A unusually sharp Institute for Fiscal Studies note on Tory plans to fund extra job training places by saving around £600m from moving people off incapacity benefit:
These savings seem odd given the Government has set out plans to implement the same policy. The Conservative Party has argued that these additional savings are credible because it does not believe that the Government would actually make savings from this reform, but the Government has set out a clear plan for moving recipients of incapacity benefits onto ESA, and announced how much it expects to save from this reform.
Imagine for just a second that the Lib Dem bounce is transient, and their poll support slips back down to the low 20s over the next fortnight. It’s not unlikely; especially with two more TV debates to come. (Much of their current support is coming from people who are still unsure how exactly they will vote).
Six days on from the first debate and the Conservatives have still to work out how to handle Nick Clegg’s meteoric rise. They had hoped the Lib Dem surge would prove to be a shooting star; as time passes they fret that, after all those false dawns, this time the Mr Clegg’s party might actually succeed in smashing the political mould.
A recent visitor to the inner sanctum of Tory campaign HQ tells me that “rabbits” and “headlights” were the two words that sprang to mind as he listened to the internal argument about how to react.
This should worry the Lib Dems. Howard Dean is offering Clegg private advice on keeping his feet on the ground. A sign that we’re reaching the top of the Clegg market? Dean doesn’t think so:
“He’s a real threat right now,” Dean said. “If he gets through this debate and stands up to the attacks . . . and can show he can be prime minister, then I think he will be.”
Remember the Swift Boat Veterans who helped destroy John Kerry’s presidential bid? They were a group of guys who rubbished his war record turning his time in ‘nam against him even though he was running against George W Bush who wriggled out of going altogether. The great thing about the veterans is that they were at arms length and George Bush had deniability over their output.
Well look at this from ConservativeHome. It’s a pretty effective attack video rubbishing Nick Clegg’s record’s on expenses and it is being tweeted out by sympathisers.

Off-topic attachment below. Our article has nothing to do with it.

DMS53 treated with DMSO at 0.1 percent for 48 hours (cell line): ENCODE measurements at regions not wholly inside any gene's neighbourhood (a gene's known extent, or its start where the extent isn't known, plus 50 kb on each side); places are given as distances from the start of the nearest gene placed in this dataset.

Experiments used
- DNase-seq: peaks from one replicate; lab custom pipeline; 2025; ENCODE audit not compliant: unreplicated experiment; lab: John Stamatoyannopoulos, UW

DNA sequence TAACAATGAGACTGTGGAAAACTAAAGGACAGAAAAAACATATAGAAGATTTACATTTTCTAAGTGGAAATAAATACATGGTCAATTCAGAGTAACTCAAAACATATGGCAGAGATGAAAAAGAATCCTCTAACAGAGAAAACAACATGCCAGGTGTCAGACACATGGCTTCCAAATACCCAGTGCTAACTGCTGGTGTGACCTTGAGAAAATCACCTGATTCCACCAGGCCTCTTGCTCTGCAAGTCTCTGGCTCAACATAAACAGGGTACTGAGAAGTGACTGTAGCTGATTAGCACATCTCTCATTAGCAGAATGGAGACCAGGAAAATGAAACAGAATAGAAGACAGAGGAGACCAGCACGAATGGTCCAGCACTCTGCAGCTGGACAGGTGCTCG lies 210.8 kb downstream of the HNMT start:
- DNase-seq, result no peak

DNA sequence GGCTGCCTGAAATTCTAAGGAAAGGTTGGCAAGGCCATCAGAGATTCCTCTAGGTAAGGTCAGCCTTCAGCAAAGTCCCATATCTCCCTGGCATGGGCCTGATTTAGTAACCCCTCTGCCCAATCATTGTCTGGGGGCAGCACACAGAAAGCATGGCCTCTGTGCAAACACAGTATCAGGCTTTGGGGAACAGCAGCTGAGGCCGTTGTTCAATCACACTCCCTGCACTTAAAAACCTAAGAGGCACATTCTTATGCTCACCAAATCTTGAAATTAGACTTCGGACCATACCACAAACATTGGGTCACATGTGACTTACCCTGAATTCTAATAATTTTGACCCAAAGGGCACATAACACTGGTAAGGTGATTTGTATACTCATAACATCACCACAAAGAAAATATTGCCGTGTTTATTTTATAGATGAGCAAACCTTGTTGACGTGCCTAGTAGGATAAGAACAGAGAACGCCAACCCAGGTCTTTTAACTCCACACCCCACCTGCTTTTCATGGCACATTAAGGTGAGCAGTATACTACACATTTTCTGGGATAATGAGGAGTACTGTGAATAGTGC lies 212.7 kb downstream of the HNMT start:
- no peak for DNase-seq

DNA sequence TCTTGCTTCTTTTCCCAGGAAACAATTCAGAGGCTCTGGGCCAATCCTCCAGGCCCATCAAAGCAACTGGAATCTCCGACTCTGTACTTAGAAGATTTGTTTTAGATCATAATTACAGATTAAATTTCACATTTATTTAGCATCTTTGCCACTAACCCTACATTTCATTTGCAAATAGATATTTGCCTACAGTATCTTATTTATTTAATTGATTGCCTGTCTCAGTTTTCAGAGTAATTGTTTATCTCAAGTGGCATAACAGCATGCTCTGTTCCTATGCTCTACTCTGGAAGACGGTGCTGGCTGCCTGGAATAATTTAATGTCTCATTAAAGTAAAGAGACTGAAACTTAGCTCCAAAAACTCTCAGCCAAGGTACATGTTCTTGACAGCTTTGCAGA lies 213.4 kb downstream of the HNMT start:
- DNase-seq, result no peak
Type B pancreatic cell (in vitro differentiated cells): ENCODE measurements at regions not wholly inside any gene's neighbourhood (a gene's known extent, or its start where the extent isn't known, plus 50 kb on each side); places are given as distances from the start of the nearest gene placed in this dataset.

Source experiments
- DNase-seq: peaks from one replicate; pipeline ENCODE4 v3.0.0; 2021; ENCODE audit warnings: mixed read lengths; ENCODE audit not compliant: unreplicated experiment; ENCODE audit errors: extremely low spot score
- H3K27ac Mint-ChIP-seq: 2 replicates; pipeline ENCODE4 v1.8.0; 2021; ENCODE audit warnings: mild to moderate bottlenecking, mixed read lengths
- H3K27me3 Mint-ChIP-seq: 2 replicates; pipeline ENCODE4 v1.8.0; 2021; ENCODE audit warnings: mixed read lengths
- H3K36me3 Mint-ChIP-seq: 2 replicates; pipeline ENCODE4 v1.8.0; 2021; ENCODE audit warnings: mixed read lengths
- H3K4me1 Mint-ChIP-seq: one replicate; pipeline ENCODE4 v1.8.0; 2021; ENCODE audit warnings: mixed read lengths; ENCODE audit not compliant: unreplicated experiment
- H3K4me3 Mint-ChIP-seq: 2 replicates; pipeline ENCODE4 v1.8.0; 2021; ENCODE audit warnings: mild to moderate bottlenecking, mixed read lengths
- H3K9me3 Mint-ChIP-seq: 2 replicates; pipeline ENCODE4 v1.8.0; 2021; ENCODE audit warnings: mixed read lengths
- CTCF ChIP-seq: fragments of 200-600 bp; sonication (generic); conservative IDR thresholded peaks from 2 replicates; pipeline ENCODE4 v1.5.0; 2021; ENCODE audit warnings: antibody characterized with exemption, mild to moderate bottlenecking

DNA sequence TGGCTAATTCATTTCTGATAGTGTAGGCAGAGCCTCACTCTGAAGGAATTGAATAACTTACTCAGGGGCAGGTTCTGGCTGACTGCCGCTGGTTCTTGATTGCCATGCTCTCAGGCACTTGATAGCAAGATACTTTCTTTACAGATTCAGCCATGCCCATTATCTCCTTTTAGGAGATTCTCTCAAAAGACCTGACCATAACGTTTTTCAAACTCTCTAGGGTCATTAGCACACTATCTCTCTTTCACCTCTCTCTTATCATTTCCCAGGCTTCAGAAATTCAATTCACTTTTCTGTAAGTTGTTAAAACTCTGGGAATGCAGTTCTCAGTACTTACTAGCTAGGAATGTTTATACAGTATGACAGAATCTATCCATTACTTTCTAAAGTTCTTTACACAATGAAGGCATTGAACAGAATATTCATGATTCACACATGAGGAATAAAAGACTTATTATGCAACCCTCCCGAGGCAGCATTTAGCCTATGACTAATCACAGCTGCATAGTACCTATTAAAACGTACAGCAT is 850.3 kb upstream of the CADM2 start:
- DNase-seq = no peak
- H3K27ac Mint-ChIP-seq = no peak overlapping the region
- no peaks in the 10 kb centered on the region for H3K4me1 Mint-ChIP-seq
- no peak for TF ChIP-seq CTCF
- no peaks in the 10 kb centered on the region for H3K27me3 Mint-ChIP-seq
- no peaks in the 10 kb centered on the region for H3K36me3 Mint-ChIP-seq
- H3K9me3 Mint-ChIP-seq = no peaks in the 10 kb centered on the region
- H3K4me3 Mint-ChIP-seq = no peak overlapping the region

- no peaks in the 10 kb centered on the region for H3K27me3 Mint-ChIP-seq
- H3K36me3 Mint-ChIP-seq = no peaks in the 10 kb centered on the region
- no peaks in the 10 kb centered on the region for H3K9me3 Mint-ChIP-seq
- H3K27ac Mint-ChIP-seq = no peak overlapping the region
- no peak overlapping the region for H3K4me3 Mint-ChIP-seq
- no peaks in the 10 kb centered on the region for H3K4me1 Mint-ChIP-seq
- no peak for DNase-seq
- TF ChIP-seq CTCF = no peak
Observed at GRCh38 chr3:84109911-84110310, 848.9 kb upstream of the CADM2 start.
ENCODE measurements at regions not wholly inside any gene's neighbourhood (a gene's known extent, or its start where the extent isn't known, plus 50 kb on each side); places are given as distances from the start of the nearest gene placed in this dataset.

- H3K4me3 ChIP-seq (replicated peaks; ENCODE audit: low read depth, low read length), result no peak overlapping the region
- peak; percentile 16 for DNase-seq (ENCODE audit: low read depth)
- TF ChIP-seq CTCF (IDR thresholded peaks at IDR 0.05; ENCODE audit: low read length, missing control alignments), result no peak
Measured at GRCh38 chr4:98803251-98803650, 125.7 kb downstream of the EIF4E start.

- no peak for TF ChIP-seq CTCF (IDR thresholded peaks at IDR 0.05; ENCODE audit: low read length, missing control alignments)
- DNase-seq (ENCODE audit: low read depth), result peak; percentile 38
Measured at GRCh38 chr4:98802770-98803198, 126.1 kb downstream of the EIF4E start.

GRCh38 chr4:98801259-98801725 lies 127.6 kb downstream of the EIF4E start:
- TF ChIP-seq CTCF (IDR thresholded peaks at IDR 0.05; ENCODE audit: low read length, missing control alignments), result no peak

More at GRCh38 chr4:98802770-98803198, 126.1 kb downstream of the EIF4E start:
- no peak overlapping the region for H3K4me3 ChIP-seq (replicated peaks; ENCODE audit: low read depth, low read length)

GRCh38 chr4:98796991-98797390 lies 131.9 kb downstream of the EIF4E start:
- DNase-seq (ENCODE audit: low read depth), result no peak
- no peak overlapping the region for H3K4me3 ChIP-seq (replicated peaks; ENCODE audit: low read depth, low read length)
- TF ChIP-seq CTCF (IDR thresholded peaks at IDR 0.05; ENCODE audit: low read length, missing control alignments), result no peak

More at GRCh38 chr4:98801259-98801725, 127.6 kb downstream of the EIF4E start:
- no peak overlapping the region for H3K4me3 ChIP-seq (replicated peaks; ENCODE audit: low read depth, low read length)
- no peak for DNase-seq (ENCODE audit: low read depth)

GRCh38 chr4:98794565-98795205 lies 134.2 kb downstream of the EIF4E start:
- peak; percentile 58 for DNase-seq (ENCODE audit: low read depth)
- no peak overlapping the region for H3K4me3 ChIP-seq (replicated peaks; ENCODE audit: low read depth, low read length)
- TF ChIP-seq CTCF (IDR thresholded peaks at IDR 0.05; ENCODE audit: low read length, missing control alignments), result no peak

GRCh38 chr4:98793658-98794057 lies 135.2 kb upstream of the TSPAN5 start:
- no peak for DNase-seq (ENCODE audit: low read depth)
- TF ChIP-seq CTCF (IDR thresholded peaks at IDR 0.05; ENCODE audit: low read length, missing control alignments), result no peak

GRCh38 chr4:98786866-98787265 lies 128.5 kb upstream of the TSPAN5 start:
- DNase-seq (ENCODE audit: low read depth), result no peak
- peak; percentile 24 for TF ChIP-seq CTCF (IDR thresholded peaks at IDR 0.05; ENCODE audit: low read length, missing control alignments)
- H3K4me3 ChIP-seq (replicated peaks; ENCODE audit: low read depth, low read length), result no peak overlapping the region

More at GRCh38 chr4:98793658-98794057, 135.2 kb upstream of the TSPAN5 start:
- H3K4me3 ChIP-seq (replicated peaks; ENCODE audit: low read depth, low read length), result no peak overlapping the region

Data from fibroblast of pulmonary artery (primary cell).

The Greens are now racing ahead of all others in the betting on Brighton Pavilion. With party head Caroline Lucas standing for the south coast seat hopes are running high that the party will claim its first Westminster seat. During the Labour conference last autumn I spoke to many locals and there was a clear pro-Green mood in the air (the party also did well in the European and local elections).
Given the astonishing Cleggmania sweeping the country, I wanted to avoid placing my first bet on the Lib Dems.
But the nice chaps at William Hill have offered up some unmissable odds on a Lib Dem victory in Cardiff South & Penarth: 40-1.
As part of the FT’s expert election panel, our three contributors will occasionally be giving their thoughts on the big election news story of the day.
Today, we asked how do the Tories and Labour need to change their tactics and strategy mid-campaign. How do the parties cope with pressure for changes of tactics and how do you balance the need for a different tack with a need not to panic?
Miranda Green, former press secretary to Paddy Ashdown:
So far the Conservative attempt to eschew the nastiness that brands them as “the same old Tories” (their most vulnerable spot, say the focus groups) has left them with not much to say except to warn of the dangers of the current electoral system delivering perverse outcomes – the system that they alone now defend as suited to modern political needs.
This photograph on the Lib Dem website implies that the party’s Parliamentary candidates are from a very wide ethnic background.
This is not necessarily the case in winnable seats. In fact, even if the Lib Dems get up to 110 seats in Parliament (as current polls would indicate) they are likely to have only two MPs from BME (British Minority Ethic) background.
The two are Zuffar Haq, candidate for Harborough, and Parmjit Gill, candidate for Leicester South.
At present all of the Lib Dems’ 63 MPs are white
By contrast, nine of the 165 Tory candidates with the highest prospects are from ethnic minorities, and 8 out of 46 of Labour’s most fancied.
In last night’s episode:
Gordon declared his love for Nick; but Nick doesn’t love Gordon and remembers that when he did love Gordon, Gordon didn’t love him. But Nick is quietly flirting with David Miliband and Alan Johnson, who’ve always liked him a bit more, while trying not to make it too obvious what he is up to in case all the people who like him at the moment stop liking him once they find out what he is up to. Also we’re not really that sure that Gordon does love Nick; we think he doesn’t really.
Despite a suggestion in this Guardian article.